Mr Blinken told CBS News that Chinese companies were already providing "non-lethal support" to Russia - and new information suggested Beijing could provide "lethal support".
This escalation would mean "serious consequences" for China, he warned.
China has denied reports that Moscow has requested military equipment.
Chinese President Xi Jinping is an ally of Russian President Vladimir Putin and is yet to condemn Russia's invasion - but he has sought to remain neutral in the conflict and has called for peace.
Mr Blinken was speaking to CBS after he met China's top diplomat, Wang Yi, on Saturday at the Munich Security Conference.
He said that during the meeting he expressed "deep concerns" about the "possibility that China will provide lethal material support to Russia".
"To date, we have seen Chinese companies... provide non-lethal support to Russia for use in Ukraine. The concern that we have now is based on information we have that they're considering providing lethal support," he said.
He did not elaborate on what information the US had received about China's potential plans. When pressed on what the US believed China might give to Russia, he said it would be primarily weapons as well as ammunition.
The US has sanctioned a Chinese company for allegedly providing satellite imagery of Ukraine to the mercenary Wagner Group, which supplies Russia with thousands of fighters.
Mr Blinken told CBS that "of course, in China, there's really no distinction between private companies and the state".
If China provided Russia with weapons, that would cause a "serious problem for us and in our relationship", he added.
Relations between Washington and Beijing were already poor after the US shot down an alleged Chinese spy balloon in early February. Both sides exchanged angry words, but equally both sides appeared embarrassed by the incident and seemed ready to move on.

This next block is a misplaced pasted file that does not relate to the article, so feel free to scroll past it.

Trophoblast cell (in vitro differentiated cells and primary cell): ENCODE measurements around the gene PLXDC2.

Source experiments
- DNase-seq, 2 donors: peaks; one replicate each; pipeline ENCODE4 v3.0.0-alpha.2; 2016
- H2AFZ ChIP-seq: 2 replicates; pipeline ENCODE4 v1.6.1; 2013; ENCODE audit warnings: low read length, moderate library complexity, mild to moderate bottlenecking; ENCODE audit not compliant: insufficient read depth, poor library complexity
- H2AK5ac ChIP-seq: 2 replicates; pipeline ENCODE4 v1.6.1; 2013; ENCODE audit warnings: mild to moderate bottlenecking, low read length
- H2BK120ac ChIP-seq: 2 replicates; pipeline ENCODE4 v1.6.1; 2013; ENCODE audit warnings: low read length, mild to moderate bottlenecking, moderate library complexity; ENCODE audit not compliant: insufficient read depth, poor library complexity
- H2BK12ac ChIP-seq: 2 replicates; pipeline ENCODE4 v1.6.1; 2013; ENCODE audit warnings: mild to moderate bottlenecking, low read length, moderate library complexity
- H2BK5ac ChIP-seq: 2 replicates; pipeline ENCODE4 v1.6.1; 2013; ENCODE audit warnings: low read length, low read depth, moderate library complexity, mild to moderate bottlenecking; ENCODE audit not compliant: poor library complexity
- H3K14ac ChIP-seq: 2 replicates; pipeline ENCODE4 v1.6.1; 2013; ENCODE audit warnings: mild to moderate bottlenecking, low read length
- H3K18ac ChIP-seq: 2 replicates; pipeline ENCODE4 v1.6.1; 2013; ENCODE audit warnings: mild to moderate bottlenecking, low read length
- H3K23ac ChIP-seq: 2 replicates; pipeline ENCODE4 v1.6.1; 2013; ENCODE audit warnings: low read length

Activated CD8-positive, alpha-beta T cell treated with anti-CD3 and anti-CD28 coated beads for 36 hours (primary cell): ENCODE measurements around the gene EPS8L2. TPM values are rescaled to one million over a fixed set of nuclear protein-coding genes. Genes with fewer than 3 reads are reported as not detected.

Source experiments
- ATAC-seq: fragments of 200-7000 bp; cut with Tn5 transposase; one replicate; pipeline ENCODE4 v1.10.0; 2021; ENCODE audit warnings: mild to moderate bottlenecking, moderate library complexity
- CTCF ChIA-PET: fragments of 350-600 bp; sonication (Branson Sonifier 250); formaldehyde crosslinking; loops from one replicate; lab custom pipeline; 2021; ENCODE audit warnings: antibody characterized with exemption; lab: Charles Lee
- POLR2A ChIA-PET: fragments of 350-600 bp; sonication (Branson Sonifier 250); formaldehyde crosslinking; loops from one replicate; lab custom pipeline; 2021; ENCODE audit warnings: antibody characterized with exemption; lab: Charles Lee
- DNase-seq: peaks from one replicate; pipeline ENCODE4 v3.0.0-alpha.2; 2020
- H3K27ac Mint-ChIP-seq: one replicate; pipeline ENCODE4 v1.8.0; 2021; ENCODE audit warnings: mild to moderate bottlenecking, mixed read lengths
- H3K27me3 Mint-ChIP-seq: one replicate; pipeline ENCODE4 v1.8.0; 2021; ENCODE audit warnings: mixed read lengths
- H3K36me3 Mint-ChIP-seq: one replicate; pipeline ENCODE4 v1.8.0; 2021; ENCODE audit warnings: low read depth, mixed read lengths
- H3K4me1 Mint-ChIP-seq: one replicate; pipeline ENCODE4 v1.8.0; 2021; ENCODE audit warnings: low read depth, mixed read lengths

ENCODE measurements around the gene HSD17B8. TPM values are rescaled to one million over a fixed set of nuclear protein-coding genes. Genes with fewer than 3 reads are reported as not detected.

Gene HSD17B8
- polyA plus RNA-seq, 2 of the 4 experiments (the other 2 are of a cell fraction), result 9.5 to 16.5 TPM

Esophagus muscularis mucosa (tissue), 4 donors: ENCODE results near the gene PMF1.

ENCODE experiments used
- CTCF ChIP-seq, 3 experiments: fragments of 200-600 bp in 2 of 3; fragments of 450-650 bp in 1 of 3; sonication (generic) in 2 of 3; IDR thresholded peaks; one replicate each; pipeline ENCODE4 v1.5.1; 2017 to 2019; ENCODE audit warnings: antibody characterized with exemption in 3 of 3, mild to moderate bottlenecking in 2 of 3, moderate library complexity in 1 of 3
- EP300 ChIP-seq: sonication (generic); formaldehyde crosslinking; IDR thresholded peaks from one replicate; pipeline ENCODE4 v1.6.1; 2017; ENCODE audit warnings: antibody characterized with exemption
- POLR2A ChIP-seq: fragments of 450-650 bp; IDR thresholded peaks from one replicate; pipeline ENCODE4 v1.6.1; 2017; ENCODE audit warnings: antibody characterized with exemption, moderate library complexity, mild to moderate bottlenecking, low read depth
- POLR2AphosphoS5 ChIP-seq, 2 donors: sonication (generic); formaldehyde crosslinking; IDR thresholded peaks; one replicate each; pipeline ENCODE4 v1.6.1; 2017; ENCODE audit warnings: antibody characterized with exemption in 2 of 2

But if China were to deliver weapons to help Russian forces in Ukraine, then US-Chinese relations would deteriorate much more severely.
Mr Blinken's warning seems to be clearly designed to deter China from doing that.
Mr Blinken also said the US was worried about China helping Russia evade Western sanctions designed to cripple Russia's economy. China's trade with Russia has been growing, and it is one of the biggest markets for Russian oil, gas, and coal.
Nato members, including the US, are sending a variety of weapons, ammunition and equipment to Ukraine, including tanks. They have stopped short of sending fighter jets, and Mr Blinken would not be drawn on whether the US would help other countries supply jets.
"We've been very clear that we shouldn't fixate or focus on any particular weapons system," he said.
He did, however, say that the West must ensure Ukraine had what it needed for a potential counter offensive against Russia "in the months ahead". Russia is currently trying to advance in eastern regions of Ukraine, where some of the fiercest fighting of the war has taken place.
Mr Wang said in Munich yesterday that China had "neither stood by idly nor thrown fuel on the fire" for the Ukraine war, Reuters reported.
China would publish a document that laid out its position on settling the conflict, Mr Wang said. The document would state that the territorial integrity of all countries must be respected, he said.
"I suggest that everybody starts to think calmly, especially friends in Europe, about what kind of efforts we can make to stop this war," Mr Wang said.
He added that there were "some forces that seemingly don't want negotiations to succeed, or for the war to end soon", but did not say who he meant.
The Chinese President, Mr Xi, is scheduled to deliver a "peace speech" on the anniversary of Russia's invasion of Ukraine on Friday, 24 February, according to Italy's foreign minister Antonio Tajani.
Mr Tajani told Italian radio that Mr Xi's speech would call for peace without condemning Russia, Reuters reported.
During their meeting, Mr Blinken and Mr Wang also exchanged strong words on the deepening row over an alleged Chinese spy balloon that was shot down over the US.
Mr Blinken said during the meeting that the US would not "stand for any violation of our sovereignty" and said "this irresponsible act must never again occur".
Mr Blinken told CBS that other nations were concerned about what he called China's "surveillance balloon program" across five continents.
Mr Wang, meanwhile, called the episode a "political farce manufactured by the US" and accused them of "using all means to block and suppress China". China has denied sending a spy balloon.
And on Sunday morning, Beijing warned that the US would "bear all the consequences" if it escalated the argument over the balloon. China would "follow through to the end" in the event "the US insists on taking advantage of the issue", it said in a foreign ministry statement reported by Reuters.
The full interview with CBS - the BBC's US broadcasting partner - is due to air on Sunday.
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